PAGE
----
I followed up with “The argument about what is covered by FOI and what is not is just a preview of coming distractions. No matter how it is worded, political opponents will always find a reason why this time it’s different and they should be able to look at their enemy’s emails.”

and, “Do we want people outside those organizations to have the ability to inhibit conversations between scientists and hinder the progress of research because at some point in the future someone may have a problem with something one of the scientists has said, written or done?

I argue that it is not in the best interests of either science or society for the answer to that question to be yes.”



19 responses to “Scientists, Privacy, Emails, Climategate…

  1. If you are paid from the public purse – then your employer is the public – and like all employers we have a right to see work emails.

    The problem is not whether the public have a right to see emails paid for by our money – but that some people don’t want to admit that the public is their boss.

  2. “We should first ask if scientists are entitled to more protection in their correspondence than the rest of us.”

    Surely, we should *first* ask if taxpayers are entitled to access the *official* correspondence of those whose wages we pay.

  3. In the case of government employees, I strongly disagree.

    I understand and respect your arguments that exposure to FOI requests inhibits the flow of information and opinion – but government inhibits the flow of information and opinion as a matter of course.

    Have you ever gone through a government employee hiring, RFP or contract process? What you can and cannot ask may seem insane to the outside observer but despite its dysfunction there is a great deal of wisdom to it.

    As for emails, the public has an absolute right to ALL the of work product of a government employee, they must have this to fully understand the reasons behind the policies that affect their lives.

    The public sector is radically different from the private sector. While both the private and public sector make decisions that affect our lives, only the public sector has coercive power – and because of the power to compel, the public must have absolute knowledge about the motivations of government.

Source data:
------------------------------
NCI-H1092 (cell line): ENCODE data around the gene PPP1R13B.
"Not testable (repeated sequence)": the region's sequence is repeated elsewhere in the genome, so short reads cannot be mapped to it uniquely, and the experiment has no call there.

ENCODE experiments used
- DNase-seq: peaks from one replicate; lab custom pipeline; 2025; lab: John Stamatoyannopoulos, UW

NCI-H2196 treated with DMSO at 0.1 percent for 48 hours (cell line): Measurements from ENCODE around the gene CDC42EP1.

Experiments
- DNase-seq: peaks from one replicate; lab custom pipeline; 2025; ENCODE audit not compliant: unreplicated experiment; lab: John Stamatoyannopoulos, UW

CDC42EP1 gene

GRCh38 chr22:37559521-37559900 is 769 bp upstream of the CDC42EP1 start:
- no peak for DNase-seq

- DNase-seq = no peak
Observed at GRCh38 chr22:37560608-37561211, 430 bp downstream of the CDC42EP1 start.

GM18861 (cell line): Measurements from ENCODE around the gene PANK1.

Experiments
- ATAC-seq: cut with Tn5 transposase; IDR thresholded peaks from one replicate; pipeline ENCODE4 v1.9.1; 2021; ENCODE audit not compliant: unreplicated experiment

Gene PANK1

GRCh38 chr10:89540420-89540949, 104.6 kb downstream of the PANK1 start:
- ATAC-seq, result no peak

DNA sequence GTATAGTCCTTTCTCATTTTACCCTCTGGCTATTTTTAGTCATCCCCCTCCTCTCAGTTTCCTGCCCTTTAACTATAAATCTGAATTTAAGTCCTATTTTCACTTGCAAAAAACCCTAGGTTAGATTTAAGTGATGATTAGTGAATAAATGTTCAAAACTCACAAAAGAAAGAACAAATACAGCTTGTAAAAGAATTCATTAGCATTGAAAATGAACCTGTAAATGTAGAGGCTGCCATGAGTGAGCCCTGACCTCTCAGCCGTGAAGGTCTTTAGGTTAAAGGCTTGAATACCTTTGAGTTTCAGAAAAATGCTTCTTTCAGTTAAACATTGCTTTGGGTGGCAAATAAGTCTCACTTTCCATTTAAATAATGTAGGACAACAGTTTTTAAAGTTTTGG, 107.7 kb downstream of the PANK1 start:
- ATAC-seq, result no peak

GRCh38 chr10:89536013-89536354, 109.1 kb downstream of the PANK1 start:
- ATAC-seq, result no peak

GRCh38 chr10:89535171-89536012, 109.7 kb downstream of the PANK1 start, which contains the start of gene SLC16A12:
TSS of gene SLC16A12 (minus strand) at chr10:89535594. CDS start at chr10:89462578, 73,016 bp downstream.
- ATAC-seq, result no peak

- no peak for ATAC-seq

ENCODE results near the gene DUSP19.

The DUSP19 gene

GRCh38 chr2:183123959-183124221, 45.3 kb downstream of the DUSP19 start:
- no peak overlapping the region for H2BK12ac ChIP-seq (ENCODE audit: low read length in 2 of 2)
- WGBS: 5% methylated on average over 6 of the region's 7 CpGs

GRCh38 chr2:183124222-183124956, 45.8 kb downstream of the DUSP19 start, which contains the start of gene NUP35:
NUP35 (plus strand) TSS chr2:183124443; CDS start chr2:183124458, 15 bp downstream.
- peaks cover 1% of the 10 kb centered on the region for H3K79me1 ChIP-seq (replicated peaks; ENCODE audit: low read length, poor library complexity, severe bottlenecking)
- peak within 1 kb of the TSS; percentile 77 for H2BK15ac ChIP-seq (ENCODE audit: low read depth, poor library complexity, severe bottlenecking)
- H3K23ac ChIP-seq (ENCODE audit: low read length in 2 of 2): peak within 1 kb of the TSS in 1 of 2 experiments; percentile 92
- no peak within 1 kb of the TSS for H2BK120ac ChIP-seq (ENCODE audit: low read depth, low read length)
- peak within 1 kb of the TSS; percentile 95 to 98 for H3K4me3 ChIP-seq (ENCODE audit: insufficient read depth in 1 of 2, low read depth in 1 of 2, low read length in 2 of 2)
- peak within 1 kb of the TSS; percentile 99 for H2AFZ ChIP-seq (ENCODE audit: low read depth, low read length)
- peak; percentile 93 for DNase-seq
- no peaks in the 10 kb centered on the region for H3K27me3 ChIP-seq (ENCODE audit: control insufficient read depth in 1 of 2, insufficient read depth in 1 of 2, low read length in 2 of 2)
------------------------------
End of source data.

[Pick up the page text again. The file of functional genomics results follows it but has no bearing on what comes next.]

While the privacy of communication is a public good, the right of the public to access the work product of government employees is a greater good.

    As for Grijalva and Lamar Smith, love them or hate them, they are the public sector equivalent to a private sector board of directors… and have a clear line of authority to every federal employee.

    However, there is a difference between their requests, Grijalva was demanding information from parties who were outside his authority. This was not the case with Lamar Smith.

    • Almost Iowa,
      Very well stated, very rational. Thank you.

    • It is well stated, AI–but I disagree. Does the public have the right to the emails of the DoD? The President? The cops on the street? No, and there are good reasons–different reasons for each.

      ‘The public’ didn’t ask for those emails–partisan politicians did, both Grijalva and Smith. Smith didn’t have any idea about the science being discussed in the emails he requested and Grijalva had no knowledge of any funding sources of the scientists he badgered.

      If those emails and funding requests are revealed ‘the public’ won’t read about them and won’t care.

      It’s all special interests fighting for position in a battle that serves the interests only of two different sets of very large corporations, fossil fuels on one side and nuclear/renewable on the other.